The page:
The average American may eat 125 pounds of potatoes each year, but corn is actually America's number one field crop, providing ingredients for cereals, peanut butter, snack foods and soft drinks. The average person eats 68 quarts of popcorn a year alone! Use a trip to an agricultural farm to find out where our fruits and vegetables come from. Compare organic, pesticide-free, and genetically engineered crops. Research the products made possible by crops grown in the U.S. (shampoos, crayons, and baseball bats all come from agricultural products, for example). Ask your local farm about the benefits of eating local or growing your own garden.
Students explore the process of growing/raising, packaging, and transporting food.
BEFORE YOU GO
- Ask farm staff about subject-specific tours on topics such as healthy or local eating.
- Ask about hands-on farming activities available for students.
- Find out what crops will be in season. Try to arrange a tasting session.
- Find out what livestock the farm raises. Try to arrange a petting/viewing session.
- With students, make a list of ingredients for meals they have eaten. Try to discover how and where these ingredients are produced on the farm when you visit.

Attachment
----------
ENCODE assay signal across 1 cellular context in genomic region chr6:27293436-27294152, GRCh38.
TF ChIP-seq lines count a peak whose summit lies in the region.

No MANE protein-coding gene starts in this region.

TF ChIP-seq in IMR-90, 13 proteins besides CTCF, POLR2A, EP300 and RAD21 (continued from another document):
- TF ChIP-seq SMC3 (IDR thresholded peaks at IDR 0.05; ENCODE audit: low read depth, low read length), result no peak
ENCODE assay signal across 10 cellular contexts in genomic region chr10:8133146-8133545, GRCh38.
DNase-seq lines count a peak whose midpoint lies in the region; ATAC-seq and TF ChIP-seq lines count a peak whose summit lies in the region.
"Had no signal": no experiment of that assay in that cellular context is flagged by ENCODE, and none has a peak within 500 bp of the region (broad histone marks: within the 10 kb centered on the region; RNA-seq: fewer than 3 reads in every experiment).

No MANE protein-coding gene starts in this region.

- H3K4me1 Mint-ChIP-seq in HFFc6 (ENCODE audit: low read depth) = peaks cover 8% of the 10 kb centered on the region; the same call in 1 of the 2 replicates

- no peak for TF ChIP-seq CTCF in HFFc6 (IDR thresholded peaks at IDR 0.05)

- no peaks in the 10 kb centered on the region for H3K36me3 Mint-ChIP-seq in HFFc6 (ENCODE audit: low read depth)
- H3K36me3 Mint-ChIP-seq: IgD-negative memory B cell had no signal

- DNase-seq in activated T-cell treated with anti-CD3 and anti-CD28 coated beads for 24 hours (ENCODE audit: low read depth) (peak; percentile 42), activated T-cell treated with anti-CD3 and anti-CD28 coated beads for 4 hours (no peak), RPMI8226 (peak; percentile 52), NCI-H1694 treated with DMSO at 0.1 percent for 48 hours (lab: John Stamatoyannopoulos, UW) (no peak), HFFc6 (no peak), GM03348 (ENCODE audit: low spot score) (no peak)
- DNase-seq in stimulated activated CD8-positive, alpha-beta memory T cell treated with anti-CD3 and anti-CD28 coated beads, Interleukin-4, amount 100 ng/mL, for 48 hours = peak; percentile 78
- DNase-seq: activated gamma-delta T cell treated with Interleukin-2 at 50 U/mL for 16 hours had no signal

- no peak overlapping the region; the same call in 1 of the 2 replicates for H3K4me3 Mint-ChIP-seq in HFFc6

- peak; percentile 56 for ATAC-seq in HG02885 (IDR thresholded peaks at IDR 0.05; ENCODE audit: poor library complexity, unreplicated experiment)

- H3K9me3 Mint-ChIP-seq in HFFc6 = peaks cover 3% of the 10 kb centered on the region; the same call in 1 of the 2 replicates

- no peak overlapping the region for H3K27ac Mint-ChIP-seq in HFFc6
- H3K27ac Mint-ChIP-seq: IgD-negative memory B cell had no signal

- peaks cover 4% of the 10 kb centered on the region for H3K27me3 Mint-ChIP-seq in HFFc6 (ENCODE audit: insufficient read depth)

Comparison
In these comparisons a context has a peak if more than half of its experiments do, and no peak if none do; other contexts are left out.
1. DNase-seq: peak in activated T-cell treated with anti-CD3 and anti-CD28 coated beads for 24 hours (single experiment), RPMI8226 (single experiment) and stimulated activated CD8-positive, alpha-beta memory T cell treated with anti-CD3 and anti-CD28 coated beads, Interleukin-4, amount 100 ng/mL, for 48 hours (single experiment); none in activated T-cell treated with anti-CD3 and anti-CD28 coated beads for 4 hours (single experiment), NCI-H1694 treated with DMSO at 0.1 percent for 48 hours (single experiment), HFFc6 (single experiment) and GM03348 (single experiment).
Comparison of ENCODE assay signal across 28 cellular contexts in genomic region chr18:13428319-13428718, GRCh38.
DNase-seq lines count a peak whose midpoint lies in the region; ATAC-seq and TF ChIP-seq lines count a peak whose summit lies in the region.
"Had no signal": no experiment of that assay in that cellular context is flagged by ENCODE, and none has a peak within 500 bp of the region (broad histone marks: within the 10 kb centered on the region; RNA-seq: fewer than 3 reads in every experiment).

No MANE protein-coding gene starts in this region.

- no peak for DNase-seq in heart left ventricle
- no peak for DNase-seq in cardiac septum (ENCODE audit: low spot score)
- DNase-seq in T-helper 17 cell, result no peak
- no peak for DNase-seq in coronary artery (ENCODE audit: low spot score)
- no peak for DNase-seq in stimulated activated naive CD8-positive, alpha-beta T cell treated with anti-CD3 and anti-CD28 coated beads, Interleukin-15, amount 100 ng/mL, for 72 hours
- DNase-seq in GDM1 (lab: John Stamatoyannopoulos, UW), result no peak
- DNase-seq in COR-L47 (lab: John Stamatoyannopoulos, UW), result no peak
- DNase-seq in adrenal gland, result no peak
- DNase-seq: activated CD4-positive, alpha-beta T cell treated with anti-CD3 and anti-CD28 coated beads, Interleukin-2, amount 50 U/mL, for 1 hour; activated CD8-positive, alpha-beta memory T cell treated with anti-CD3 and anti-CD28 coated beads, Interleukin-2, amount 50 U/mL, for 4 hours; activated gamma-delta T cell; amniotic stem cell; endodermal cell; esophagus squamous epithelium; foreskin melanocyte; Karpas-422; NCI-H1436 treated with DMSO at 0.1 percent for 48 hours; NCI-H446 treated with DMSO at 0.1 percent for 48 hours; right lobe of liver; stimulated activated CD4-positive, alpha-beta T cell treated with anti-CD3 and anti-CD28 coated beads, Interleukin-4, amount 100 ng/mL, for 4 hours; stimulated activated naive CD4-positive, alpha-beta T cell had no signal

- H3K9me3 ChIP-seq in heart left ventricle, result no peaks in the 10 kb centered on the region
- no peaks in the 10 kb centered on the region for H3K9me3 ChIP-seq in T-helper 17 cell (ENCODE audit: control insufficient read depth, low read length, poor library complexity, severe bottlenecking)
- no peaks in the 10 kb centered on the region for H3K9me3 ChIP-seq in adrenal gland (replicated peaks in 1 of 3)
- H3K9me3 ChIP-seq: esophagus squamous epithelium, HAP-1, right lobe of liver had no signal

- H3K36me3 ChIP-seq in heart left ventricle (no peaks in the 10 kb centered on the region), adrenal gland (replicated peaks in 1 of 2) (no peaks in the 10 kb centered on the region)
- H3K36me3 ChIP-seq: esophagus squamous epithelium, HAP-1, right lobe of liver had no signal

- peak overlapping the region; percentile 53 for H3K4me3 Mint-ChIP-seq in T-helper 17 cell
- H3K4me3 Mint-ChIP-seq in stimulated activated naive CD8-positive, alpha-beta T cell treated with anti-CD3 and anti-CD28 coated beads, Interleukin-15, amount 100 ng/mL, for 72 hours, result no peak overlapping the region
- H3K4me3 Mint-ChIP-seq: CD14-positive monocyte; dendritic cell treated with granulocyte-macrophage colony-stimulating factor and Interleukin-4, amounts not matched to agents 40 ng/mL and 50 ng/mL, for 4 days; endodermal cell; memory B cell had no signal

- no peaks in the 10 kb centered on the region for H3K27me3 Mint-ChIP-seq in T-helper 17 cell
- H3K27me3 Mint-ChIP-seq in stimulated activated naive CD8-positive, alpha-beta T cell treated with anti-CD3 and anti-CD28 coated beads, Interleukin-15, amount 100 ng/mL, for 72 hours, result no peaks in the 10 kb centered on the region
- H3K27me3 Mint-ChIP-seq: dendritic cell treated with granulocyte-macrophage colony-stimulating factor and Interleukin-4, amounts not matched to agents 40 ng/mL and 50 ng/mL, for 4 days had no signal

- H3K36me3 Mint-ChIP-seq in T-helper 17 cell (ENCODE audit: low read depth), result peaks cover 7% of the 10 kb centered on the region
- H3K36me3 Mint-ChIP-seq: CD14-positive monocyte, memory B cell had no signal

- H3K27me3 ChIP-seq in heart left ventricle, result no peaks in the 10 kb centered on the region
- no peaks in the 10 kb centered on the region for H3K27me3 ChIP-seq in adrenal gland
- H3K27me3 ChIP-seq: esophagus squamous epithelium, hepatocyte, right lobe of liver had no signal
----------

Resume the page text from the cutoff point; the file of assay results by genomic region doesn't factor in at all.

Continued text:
WHAT TO WONDER
Ask: How does the cheese on your pizza, the eggs in your omelet, or the chicken in your McNuggets get from the farm to your table?
Observe the smells, the sounds, the feel, and the sights of the various crops, livestock, and farm equipment.
Describe a day in the life of a farmer.
Opinion: Do you enjoy working outside, caring for animals, or planting a garden? Why or why not?
Compare two farm animals, including what foods they produce.
Challenge students to come up with a food or product produced by each crop or animal seen on the farm.
Discuss the advantages/disadvantages of: eating local foods, using pesticides, small farms vs. factory farms, and growing your own food.
Research the steps that food takes to reach our dinner tables: Production, Processing, Transportation. Here are a few useful websites: From the Farm to Your Table: Where Does Our Food Come From? http://yale.edu/ynhti/curriculum/units/1997/7/97.07.07.x.html
Farm Machines http://sciencenetlinks.com/lessons/farming-1-farm-machines/
Project: Write a creative narrative telling the life story of one type of food. Create and label a map with the types of food produced in each geographic region. Throw a tasting party with ingredients you learned about on the farm.
Social Impact: Explore the environmental impact of transporting food and complete a service-learning project that promotes local eating. You can even lead by example by organizing a school garden.